Nearly one fifth of children in the U.S. lack access to sufficient nutritious food to live a healthy life and 4.5 million (one in 12) older adults experience food insecurity. A new report by Generations United finds this fact has a huge impact on the lives of millions of other Americans who make sacrifices in order to provide food for family members and friends at risk of going hungry.
In the past year, nearly one-third of adults have either gone hungry or been concerned about food insecurity among family, friends or neighbors, according to the survey Hunger and Nutrition: Whats at Stake for Children, Families & Older Adults commissioned by Generations United, released today at The National Press Club in Washington, D.C. One-in-10 adults went without a basic need, such as food or medicine, to feed another family member.
“This is not about numbers, this is about real human beings,” said Connecticut Rep. Rosa Delauro (D), who spoke at the event. Delauro raised the specter of the so-called Fiscal Cliff as a significant threat to federally funded food and nutrition programs as Congress negotiates a deficit-cutting package with the White House.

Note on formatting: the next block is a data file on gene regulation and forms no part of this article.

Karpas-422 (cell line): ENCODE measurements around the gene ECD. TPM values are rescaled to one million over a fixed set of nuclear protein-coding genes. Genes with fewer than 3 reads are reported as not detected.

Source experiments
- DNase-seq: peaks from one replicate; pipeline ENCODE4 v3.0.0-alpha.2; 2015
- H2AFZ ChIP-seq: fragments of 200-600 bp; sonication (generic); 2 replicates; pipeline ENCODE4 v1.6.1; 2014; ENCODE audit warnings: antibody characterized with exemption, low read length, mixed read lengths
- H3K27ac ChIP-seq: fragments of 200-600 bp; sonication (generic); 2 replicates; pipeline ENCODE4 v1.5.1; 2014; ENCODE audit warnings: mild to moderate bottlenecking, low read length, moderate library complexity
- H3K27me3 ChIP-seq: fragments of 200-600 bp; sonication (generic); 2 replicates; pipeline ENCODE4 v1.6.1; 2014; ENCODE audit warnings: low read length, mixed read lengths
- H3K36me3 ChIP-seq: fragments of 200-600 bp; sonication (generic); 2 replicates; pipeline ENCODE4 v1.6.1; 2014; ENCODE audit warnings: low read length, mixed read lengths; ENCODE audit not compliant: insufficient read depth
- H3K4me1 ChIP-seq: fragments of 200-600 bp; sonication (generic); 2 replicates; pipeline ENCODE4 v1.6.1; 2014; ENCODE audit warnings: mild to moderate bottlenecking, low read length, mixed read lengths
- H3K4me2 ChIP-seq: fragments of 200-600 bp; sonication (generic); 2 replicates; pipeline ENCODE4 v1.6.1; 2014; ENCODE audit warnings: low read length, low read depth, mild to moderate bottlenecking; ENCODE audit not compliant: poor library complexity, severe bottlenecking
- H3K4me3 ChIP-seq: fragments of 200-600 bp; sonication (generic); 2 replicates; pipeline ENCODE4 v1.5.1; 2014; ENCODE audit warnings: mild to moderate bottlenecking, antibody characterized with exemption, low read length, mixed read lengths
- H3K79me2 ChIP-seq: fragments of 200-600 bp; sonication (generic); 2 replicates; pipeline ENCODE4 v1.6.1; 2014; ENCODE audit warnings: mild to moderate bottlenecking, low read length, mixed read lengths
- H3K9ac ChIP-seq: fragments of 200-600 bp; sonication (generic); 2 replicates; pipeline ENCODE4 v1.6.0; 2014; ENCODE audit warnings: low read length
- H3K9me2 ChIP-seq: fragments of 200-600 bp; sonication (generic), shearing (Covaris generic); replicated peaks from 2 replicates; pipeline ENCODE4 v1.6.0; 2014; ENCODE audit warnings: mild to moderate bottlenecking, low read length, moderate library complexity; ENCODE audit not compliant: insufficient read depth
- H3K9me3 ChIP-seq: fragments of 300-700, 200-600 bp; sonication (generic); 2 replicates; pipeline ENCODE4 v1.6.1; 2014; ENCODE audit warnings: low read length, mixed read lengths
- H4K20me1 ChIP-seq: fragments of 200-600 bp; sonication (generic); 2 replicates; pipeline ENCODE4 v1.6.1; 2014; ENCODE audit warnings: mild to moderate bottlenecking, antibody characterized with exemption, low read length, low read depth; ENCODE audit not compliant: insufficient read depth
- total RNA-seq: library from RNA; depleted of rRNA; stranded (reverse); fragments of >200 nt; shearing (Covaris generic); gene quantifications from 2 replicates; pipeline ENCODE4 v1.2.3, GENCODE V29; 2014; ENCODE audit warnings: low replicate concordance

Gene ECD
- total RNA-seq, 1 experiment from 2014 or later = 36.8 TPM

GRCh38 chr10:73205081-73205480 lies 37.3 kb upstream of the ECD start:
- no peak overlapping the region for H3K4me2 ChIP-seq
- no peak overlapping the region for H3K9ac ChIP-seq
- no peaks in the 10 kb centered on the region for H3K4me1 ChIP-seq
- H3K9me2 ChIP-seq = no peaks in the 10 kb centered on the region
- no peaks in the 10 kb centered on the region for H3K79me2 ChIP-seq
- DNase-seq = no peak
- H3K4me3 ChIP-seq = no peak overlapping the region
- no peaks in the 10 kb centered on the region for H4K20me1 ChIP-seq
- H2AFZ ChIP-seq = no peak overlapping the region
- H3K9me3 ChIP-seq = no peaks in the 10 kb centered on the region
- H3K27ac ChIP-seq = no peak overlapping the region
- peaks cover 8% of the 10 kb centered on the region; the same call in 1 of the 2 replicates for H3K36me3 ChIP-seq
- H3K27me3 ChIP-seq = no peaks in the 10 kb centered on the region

The report offers recommendations for ways the private and public sector can work together to address the needs of people of all ages who face food insecurity.
“People should never have to choose between such basic needs, nor should they have to worry that someone close to them lacks access to nutritious foods,” said James Taylor, president of Sodexo, Inc.’s Senior Living Division and a member of Generations United’s Board of Directors. “We’re a large and prosperous country and we must address this issue head on.”
Other speakers, including Massachusetts Rep. Jim McGovern (D), called for more national leadership from the White House on advancing efforts to end hunger.
“America is the richest and most prosperous nation in the world and there is no excuse for having a single person go hungry,” McGovern said.
Generations United Executive Director Donna Butts said it is critical we take an intergenerational approach to ending hunger and the report features examples of such programs.
“Hunger knows no age limits, and its eradication will require people of all ages working together to find solutions,” Butts said.
To read the full report and executive summary visit www.GU.org.
(Written on iPad, please excuse typos!)